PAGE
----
Teleconferencing often brings to mind horrible memories of business calls gone bad: People shouting into phones to be heard as the other party fades in and out of the background noise. Or rounding up all the people needed to make that vital call to the key customer only to find out the date has to be changed. Just trying to find a phone system with a quality teleconferencing feature can be a daunting challenge that many business owners and managers would rather do with out.
So instead of trying to be an expert in yet another field, many are choosing to let third parties handle all their teleconferencing needs.
"Teleconferencing is hot," says Jeffrey Kagan, author of Winning Communications Strategies. "All the major phone companies are offering teleconferencing services."
The method varies by company. Some reservations can be made using the Internet by going to a Web site and entering each party's phone number and the conference time. Others are handled by a customer-service representative who issues a PIN number. Some are arranged by an operator who bridges all the callers at the appointed time. When using an advance-reservation system, all callers typically call one number and are connected to the other parties, either by an operator or automated attendant.
"A conference can hold thousands of callers, if necessary," notes Kagan. "Phone companies often use them for their own press conferences. For the most part, they work really well."
Teleconferencing used to be something marketed only to large companies, but times have changed. Small businesses are now the focus of the service providers.
"It can really save a ton of money for companies that want to have a meeting," says Kagan. "There is no arranging of schedules for travel, and the quality is good."
Unlike many phone systems, the quality remains the same regardless of the number of caller. There is little or no background noise, and everyone is clearly audible. The only problems usually associated with remote teleconferencing are busy calling periods. Occasionally, someone may have trouble getting through because of call volume.
"If a conference is scheduled to start at 11 a.m., you might want to call in at 10 'til," says Kagan. "Usually a bigger phone company will have a bigger bank of operators, so pick one with a lot of resources. You may be thinking that you've only 12 people calling in, and that's no big deal, but the phone company may have thousands of other calls coming in at the same time. Getting one with deep pockets is usually a good idea."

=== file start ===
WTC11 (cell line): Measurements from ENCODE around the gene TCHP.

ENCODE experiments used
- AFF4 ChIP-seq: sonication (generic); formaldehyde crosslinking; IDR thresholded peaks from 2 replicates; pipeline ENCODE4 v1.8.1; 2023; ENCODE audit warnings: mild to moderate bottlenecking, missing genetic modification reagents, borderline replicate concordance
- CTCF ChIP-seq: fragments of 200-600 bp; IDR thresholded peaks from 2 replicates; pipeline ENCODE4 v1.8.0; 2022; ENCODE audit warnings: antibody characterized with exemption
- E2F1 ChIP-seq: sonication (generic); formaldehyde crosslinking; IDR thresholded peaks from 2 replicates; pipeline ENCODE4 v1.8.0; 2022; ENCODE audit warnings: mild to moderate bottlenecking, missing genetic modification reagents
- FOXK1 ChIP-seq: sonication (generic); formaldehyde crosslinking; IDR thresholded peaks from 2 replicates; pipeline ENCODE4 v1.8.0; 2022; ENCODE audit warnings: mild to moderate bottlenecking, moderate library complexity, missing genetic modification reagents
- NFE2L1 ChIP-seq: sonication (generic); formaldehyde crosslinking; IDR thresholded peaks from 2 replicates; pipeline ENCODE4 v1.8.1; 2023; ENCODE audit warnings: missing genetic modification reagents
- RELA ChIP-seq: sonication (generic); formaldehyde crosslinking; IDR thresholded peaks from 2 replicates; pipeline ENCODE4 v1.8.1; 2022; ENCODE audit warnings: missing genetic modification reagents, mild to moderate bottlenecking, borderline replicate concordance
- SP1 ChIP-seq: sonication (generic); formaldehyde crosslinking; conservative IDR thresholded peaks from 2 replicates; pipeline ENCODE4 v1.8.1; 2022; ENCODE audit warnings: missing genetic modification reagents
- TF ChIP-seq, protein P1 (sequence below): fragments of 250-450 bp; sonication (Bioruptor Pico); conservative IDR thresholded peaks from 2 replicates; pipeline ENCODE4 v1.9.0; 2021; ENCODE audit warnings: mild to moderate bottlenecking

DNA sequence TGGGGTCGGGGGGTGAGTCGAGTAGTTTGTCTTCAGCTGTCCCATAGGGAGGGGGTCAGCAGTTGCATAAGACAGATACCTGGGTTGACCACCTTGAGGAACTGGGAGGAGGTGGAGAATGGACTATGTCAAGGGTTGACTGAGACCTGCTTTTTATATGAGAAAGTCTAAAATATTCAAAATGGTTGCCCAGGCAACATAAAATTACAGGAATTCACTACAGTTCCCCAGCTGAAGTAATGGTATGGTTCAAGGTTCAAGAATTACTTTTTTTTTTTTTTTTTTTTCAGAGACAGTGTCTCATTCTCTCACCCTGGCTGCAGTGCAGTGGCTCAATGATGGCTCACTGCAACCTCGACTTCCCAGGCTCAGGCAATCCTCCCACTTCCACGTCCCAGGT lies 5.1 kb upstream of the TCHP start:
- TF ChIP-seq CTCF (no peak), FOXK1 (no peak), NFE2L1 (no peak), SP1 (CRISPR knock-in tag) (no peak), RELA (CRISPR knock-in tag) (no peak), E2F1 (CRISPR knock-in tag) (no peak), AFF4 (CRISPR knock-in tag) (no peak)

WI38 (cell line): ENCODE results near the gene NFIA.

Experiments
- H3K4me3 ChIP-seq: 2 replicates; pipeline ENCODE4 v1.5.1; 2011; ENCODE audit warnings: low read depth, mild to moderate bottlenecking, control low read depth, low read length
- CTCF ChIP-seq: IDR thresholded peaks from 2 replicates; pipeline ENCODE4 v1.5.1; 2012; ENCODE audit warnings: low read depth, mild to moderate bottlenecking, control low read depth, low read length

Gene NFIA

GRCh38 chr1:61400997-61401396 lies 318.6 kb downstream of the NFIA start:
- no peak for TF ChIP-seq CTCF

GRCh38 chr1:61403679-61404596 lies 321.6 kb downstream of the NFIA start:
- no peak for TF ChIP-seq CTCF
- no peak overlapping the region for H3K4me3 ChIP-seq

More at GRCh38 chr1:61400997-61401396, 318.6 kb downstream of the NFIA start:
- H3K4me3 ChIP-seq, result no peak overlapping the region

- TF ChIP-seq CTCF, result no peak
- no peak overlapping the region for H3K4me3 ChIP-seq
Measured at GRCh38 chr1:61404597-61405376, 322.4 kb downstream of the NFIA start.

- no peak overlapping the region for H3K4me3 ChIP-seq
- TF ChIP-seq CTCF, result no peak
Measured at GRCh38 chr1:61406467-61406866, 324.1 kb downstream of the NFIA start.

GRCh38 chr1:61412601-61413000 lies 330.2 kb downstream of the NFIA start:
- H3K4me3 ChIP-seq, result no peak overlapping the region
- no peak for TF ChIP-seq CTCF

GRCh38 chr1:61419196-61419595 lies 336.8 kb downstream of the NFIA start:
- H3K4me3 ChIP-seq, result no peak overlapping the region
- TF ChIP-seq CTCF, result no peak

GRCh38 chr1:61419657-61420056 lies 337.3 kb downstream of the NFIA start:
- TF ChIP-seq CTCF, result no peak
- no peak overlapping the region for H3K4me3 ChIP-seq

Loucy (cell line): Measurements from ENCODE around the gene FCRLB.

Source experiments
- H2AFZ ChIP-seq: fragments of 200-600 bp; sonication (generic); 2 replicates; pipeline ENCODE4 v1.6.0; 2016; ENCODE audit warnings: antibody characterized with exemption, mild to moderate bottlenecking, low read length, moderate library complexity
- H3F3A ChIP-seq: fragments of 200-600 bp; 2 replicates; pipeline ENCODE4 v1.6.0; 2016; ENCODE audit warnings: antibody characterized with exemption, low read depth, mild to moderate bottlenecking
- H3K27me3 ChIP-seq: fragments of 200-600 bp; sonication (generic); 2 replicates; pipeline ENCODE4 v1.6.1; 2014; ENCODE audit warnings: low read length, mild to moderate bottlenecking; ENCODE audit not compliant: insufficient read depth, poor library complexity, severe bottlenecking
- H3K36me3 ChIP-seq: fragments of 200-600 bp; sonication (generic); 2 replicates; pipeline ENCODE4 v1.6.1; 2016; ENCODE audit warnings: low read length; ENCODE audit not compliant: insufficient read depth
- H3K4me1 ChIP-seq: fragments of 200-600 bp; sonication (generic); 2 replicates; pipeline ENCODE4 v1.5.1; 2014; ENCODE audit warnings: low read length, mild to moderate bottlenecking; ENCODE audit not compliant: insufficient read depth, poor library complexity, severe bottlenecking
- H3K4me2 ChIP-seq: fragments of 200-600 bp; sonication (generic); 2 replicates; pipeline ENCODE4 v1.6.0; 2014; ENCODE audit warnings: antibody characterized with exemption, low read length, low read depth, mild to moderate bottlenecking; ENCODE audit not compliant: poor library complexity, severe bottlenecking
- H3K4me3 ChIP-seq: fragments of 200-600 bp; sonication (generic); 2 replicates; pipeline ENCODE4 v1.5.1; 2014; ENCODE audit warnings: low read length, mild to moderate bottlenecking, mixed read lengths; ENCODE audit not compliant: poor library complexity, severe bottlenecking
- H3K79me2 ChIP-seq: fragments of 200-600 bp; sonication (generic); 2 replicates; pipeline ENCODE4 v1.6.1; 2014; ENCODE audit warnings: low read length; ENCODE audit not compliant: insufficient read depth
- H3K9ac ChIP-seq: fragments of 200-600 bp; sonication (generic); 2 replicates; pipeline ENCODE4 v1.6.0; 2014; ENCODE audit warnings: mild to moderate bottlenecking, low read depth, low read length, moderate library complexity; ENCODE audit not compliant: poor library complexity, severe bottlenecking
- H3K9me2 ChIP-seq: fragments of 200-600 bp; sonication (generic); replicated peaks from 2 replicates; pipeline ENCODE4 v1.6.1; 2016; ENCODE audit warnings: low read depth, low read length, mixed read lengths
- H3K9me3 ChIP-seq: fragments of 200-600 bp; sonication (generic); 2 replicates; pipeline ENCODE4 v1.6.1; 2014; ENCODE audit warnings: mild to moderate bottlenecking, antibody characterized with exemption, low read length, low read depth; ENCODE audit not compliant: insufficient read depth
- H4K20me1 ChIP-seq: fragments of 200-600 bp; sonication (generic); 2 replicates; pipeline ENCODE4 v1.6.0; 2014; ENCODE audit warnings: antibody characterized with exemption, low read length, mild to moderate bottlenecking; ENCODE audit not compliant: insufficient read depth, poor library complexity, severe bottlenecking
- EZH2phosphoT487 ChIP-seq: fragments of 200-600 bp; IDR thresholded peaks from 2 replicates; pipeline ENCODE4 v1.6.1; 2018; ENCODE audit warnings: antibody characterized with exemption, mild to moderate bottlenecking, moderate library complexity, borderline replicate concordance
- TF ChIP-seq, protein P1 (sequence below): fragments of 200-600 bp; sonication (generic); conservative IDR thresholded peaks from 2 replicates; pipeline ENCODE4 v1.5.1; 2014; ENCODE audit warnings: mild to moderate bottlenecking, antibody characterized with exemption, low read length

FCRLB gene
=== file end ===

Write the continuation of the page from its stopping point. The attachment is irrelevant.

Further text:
Scheduling for a non-traditional time may also help avoid any traffic jams. For example, rather than scheduling a meeting for 1 p.m. or 1:30 p.m., schedule it for 1:15 or 1:45.
Charges vary by company, but most function through an 800 number that all parties call to get connected. The company or person setting up the call is charged per connection, per minute. Cost are reasonable, with charges averaging about 25 cents per minute. The connection charge ranges from 50 cents to $1 per person.
"Usually the costs are less than that to overnight the information that's presented in the meeting," says Kagan.
Companies can also use the services for presentations or company updates. For an extra fee, any meeting or message can be stored for later replay. Anyone missing the meeting could call in to hear it in its entirety.
Larger meetings, including news conferences, can be teleconferenced as well. Reporters or customers are in a "listen only" mode while the person speaks. One who has questions can hit a button and speak. A screener usually picks the relevant questions, or the ones the person is prepared to answer, and puts the person with the question into talk mode to speak. In this way, questions are prescreened for the speaker, and background noise from the attending members doesn't make the call a disaster.
"For most businesses, it really pays to use these services," notes Kagan. "When you're dealing with the phone companies, it's a turnkey operation. You don't have to maintain and upgrade your own system. They have a full bank of operators and customer-service people to help.
"It's really one of those valuable untapped resources. It's a hot technology that can give a small business an edge, and it's a great way to update customers, employees, the media and the marketplace. Teleconferencing is an easy-to-use tool, but unfortunately, most small businesses still don't even know about it."